#nightnightAlice

A remarkable young woman passed away yesterday. I never actually met her, but I have followed her story for several years. Alice created a bucket list of things she wanted to do before she died from terminal cancer. Thanks to social media, her list went viral and people helped Alice cross quite a few items off that bucket list.

This alone makes for a nice story, but is not why I think Alice was an incredible kid. Alice lived approximately two years beyond doctors’ expectations. During this time she worked to raise awareness of the importance of the bone marrow registry and started a charity so that other terminally ill children and their families could go on vacation.

Her blog has been visited over 4 million times. Bone marrow registries in the UK, US, Canada, and several other countries report that tens of thousands of people have registered due to Alice’s work. At a time when many of us would have been only concerned about ourselves, Alice focused on making life better for others.

Rest In Peace, Alice Pyne.

http://alicepyne.blogspot.com/
https://www.justgiving.com/alicesescapes

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Transition to College for Students with ASD

Rebecca Hansen, from the WV Autism Training Center, has posted some very useful tips for persons with ASD who are going to college. Although these tips are written for students, they would also be useful for parents and teachers.

Check out this blog and more at the ASD Resource Tree.

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Working with (Difficult) Parents

This semester I’m teaching a graduate seminar course. When I asked the group to suggest some topics they wanted to discuss, one student said “how to work with difficult parents.” I invited several people to come to class for a panel discussion — they’ve been in the field, worked with parents, and several are also parents of children with special needs themselves. I’m not going to repeat the discussion from class last night, but it did really make me think about something that I want to talk to my students about next week; when you have a parent you perceive as being difficult, think about why they are difficult.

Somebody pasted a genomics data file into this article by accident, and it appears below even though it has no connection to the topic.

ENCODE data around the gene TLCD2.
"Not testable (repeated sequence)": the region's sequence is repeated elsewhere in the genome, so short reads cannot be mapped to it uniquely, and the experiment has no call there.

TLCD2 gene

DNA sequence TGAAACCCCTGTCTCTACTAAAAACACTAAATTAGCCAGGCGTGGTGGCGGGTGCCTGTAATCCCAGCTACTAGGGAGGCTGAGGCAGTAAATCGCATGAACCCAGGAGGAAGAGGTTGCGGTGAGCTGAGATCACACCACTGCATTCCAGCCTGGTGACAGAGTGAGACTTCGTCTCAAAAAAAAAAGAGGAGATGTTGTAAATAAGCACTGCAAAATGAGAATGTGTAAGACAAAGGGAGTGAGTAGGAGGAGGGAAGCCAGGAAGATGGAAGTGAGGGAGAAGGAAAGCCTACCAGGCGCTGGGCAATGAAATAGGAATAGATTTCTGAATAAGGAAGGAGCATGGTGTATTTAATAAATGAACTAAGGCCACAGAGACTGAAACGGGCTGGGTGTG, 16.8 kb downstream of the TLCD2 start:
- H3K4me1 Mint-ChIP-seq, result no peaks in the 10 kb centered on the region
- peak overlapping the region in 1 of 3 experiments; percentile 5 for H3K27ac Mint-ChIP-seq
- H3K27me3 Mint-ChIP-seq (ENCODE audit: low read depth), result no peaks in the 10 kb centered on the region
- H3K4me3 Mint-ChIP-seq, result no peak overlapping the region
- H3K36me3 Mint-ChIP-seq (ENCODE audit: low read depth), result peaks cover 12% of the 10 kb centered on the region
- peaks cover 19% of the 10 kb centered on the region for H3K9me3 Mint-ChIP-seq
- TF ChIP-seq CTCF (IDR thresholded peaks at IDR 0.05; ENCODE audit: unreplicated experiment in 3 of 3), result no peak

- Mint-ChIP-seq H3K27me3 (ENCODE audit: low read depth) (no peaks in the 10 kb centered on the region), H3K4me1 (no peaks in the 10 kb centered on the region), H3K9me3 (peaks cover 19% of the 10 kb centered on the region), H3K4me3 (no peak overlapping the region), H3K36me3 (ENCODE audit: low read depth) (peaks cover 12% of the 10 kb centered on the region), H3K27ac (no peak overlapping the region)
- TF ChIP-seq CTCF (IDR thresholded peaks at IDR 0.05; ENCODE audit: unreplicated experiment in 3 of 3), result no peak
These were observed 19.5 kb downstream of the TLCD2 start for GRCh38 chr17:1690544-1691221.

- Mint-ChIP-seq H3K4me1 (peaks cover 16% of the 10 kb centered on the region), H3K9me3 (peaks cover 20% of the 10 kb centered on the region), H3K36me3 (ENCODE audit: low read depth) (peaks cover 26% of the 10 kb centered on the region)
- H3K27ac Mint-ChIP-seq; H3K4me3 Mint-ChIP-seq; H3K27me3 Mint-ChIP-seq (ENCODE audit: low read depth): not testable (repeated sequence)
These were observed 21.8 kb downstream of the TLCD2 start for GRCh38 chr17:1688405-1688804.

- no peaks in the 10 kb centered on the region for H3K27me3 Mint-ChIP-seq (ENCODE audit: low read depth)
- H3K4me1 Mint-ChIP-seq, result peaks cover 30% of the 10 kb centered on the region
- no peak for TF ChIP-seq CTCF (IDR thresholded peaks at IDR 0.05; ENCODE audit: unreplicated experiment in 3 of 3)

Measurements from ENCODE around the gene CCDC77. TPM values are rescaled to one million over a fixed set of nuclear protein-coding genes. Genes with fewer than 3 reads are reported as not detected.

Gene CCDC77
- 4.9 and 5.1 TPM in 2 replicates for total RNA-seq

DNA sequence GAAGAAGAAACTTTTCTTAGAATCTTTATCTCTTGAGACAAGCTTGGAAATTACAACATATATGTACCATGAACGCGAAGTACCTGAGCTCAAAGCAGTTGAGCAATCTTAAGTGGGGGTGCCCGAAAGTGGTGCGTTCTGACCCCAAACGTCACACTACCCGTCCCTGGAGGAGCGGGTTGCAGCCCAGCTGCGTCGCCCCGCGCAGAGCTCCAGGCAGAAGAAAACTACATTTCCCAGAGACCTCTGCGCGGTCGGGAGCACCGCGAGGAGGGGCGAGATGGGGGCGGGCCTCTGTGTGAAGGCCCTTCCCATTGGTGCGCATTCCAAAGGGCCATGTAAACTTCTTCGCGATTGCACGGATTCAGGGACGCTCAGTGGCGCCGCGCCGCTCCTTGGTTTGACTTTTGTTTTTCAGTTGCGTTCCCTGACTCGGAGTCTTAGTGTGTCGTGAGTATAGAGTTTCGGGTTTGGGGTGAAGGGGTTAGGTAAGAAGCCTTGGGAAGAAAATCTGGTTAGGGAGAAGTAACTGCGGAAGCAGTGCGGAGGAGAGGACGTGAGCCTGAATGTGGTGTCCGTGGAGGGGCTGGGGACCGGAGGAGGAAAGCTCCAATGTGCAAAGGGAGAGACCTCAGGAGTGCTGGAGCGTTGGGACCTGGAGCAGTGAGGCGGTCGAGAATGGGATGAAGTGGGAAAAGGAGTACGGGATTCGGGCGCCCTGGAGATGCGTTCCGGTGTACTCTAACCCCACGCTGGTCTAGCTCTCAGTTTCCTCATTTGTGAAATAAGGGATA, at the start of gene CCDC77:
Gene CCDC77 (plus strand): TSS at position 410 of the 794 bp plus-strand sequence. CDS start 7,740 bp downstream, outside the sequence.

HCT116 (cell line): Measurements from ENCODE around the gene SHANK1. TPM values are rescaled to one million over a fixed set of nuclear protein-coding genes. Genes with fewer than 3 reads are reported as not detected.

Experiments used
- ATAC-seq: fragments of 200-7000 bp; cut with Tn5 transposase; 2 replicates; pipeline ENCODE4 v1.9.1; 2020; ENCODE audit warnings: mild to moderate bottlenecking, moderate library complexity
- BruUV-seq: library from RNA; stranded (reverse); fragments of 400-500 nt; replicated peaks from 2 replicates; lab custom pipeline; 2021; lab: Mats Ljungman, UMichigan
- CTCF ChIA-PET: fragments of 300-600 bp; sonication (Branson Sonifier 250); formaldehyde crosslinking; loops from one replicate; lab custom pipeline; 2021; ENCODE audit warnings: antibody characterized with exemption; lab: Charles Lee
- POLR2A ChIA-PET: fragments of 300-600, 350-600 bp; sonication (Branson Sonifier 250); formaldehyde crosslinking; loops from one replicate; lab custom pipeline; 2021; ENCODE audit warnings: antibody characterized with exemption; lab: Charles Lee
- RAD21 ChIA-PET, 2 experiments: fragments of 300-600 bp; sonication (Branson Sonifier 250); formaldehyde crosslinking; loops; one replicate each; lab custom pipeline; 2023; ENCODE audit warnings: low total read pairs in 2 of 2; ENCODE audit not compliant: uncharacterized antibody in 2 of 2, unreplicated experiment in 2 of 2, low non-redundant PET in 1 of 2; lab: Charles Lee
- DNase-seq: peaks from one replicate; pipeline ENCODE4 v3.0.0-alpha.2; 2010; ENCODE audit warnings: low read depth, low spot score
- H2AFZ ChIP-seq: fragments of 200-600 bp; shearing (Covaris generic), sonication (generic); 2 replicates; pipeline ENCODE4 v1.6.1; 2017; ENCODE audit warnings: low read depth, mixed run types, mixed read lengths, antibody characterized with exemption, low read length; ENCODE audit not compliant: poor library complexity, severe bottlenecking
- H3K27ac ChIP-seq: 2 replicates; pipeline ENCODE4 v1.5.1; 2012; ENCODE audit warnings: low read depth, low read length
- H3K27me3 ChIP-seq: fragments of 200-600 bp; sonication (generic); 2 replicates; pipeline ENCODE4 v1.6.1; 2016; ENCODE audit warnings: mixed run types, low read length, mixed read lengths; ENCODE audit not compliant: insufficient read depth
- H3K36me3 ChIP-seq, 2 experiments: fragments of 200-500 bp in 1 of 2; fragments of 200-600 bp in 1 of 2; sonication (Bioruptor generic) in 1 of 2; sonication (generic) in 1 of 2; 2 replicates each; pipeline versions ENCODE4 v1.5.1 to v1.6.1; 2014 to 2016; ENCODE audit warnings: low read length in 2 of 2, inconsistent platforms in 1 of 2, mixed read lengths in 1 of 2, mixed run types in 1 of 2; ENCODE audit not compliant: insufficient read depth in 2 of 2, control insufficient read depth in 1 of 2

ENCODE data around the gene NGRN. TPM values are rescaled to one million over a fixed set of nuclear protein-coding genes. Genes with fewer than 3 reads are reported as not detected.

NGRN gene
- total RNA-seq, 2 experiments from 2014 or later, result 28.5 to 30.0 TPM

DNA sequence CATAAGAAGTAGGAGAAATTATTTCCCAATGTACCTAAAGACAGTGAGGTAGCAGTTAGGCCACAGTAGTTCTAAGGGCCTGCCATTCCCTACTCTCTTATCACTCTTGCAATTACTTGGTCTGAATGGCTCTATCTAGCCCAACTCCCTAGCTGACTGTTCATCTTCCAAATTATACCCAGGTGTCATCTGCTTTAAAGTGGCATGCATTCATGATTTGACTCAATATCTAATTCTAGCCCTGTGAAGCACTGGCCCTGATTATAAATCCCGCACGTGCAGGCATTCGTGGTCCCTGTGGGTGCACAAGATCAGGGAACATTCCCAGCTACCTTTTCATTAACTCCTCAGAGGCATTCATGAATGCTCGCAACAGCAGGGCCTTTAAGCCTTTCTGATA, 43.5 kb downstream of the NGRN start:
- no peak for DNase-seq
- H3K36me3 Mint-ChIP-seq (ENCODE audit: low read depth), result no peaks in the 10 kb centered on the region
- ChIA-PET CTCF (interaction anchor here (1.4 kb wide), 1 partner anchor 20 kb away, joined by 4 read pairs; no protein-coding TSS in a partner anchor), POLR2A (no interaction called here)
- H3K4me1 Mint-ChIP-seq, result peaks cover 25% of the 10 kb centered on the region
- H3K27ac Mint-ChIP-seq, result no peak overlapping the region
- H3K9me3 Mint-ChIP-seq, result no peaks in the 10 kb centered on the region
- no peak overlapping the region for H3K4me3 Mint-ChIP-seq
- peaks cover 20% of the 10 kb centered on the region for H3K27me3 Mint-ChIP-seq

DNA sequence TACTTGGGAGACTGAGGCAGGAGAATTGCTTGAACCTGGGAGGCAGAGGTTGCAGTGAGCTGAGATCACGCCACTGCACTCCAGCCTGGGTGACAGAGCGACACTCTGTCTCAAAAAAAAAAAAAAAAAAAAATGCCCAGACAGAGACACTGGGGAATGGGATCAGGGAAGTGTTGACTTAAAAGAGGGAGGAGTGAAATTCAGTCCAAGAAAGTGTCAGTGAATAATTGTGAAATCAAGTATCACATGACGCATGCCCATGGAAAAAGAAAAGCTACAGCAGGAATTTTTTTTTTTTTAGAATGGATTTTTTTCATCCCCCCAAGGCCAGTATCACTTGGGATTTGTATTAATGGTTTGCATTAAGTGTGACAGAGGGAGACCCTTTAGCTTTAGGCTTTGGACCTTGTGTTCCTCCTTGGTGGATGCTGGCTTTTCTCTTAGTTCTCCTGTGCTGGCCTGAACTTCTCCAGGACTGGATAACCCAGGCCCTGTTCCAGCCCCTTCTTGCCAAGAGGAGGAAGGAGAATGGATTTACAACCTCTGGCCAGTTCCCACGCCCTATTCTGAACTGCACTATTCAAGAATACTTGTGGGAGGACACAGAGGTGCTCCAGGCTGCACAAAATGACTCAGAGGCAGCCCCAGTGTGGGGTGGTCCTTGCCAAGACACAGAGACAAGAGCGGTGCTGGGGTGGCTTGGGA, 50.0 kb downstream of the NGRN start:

1. Maybe they are just a difficult person. Call them a difficult person not a difficult parent. Keep in mind, that there aren’t as many difficult people out there as you might think.
  2. Maybe you are a difficult person. That’s right, maybe you are the problem. Not expecting this? This is just a likely as the parent being a difficult person. You have to be willing to assess your own interactions before you start blaming others.
  3. Their past history with service providers/school personnel has shaped this behavior. Yes, I know that there are laws and kids are supposed to get an appropriate education without a battle. But I also know from experience that some parents have fought tooth and nail to get even the bare necessaries for their children. Thanks to these experiences they are primed and ready for a fight. Continue reading
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Geniuses

If children grew up according to early indications, we should have nothing but geniuses. ~Johann Wolfgang Von Goethe

Upon watching Caine’s Arcade, a short documentary on a child’s vision, ingenuity, and love of the arcade, I was reminded of this quote.

Often times, as educators, we forget that the children we work with(irrespective of ability levels, diagnoses, test results, cultural influences, parental influences, etc.) all possess something that too many adults lacks: curiosity and an unwavering desire to interact with life.

Do your kids a favor. Watch the documentary. Then go find some empty boxes.

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It’s The Little Things

“We cannot all do great things, but we can do small things with great love.”
~Mother Teresa of Calcutta
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Today somebody sent me this quotation during an email exchange and it reminded me of something I used to say to my students when they were frustrated. “You can’t save the world but if you try, you’ll end up saving some kids.”